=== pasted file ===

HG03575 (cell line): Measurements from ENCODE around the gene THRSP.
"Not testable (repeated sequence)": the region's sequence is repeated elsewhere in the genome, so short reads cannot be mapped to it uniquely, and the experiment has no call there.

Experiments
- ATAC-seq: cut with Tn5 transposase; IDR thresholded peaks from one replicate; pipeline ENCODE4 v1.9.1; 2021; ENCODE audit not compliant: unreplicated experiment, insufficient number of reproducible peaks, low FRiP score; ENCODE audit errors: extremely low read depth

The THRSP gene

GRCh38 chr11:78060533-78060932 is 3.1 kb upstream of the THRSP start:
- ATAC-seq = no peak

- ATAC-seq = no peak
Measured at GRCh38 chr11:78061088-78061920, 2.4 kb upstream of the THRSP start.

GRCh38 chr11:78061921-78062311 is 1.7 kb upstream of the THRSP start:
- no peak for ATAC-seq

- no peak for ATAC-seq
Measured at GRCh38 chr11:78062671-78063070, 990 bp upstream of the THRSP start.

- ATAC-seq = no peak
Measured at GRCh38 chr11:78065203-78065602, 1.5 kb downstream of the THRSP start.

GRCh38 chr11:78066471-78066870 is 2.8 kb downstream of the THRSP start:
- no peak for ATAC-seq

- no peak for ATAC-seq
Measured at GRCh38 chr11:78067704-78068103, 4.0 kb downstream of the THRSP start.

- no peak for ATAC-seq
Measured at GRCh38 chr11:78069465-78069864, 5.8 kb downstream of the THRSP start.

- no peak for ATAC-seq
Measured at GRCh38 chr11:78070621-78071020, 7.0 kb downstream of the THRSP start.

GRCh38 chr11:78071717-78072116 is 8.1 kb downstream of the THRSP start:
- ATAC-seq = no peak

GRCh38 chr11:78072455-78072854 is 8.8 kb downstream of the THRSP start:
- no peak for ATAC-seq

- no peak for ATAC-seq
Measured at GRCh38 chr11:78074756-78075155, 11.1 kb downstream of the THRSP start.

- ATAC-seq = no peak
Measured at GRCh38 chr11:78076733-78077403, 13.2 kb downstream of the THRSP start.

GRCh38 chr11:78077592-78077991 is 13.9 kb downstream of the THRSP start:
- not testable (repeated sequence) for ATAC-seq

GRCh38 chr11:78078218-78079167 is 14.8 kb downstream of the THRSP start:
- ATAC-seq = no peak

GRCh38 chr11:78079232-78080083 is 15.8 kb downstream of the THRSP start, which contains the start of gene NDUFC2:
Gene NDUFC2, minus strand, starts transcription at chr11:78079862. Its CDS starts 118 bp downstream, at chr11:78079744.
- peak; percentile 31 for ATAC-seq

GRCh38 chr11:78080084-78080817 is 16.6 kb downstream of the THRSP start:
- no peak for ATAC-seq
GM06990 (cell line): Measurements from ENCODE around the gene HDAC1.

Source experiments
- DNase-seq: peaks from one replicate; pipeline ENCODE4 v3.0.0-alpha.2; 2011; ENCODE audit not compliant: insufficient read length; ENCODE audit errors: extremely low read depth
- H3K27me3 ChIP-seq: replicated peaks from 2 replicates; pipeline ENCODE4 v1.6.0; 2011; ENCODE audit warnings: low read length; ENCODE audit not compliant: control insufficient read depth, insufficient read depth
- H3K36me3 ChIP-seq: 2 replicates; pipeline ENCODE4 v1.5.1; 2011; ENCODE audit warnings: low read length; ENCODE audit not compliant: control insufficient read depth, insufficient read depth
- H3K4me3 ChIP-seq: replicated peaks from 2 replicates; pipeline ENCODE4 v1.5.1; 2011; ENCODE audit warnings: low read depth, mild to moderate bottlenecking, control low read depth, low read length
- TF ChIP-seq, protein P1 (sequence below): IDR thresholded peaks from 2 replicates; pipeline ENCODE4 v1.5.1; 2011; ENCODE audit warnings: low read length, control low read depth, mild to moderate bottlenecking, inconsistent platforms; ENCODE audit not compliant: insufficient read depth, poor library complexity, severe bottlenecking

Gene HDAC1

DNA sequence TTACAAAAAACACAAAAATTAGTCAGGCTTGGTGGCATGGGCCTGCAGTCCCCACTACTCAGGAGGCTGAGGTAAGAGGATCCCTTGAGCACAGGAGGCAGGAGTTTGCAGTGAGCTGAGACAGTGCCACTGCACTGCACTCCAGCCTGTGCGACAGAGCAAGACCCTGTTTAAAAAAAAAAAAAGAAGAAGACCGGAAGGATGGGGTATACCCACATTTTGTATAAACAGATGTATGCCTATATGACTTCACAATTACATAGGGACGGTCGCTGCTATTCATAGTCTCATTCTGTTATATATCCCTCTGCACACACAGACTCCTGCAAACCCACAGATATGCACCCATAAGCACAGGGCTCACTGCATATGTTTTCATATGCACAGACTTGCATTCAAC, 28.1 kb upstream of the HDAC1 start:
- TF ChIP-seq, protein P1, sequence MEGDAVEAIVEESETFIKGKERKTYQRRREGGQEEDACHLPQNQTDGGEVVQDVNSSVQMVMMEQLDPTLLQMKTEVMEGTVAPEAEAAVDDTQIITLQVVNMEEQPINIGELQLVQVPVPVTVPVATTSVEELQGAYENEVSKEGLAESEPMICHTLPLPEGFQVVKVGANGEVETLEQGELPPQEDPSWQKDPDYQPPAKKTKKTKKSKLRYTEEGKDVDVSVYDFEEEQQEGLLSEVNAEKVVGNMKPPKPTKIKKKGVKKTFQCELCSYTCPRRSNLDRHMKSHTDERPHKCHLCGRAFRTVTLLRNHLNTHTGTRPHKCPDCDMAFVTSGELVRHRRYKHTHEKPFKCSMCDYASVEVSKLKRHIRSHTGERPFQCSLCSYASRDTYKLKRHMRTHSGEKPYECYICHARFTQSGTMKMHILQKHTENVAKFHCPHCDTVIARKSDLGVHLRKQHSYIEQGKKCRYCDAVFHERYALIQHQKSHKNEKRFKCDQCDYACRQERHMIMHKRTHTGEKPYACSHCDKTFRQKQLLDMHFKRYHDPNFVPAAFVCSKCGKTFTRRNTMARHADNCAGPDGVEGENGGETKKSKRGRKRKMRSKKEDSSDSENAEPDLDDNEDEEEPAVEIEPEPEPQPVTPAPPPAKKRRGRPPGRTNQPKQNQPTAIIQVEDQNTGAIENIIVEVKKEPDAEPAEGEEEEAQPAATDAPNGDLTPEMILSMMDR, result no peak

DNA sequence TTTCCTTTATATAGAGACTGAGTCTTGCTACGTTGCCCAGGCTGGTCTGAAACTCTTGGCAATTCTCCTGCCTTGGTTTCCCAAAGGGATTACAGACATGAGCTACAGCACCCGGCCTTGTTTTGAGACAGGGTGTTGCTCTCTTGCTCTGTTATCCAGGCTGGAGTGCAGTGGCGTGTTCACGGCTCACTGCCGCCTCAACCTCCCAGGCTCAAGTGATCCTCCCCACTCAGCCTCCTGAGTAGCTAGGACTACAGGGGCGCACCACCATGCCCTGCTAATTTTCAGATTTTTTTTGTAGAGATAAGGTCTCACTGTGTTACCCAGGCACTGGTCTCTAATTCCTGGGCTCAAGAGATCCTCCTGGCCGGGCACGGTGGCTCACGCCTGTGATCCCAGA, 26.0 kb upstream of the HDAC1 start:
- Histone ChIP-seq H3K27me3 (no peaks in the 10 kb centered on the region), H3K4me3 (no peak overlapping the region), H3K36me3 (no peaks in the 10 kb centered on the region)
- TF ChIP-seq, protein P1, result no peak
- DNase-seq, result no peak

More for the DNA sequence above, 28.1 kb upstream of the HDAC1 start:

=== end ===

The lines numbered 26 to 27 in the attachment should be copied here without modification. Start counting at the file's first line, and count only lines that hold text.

GRCh38 chr11:78072455-78072854 is 8.8 kb downstream of the THRSP start:
- no peak for ATAC-seq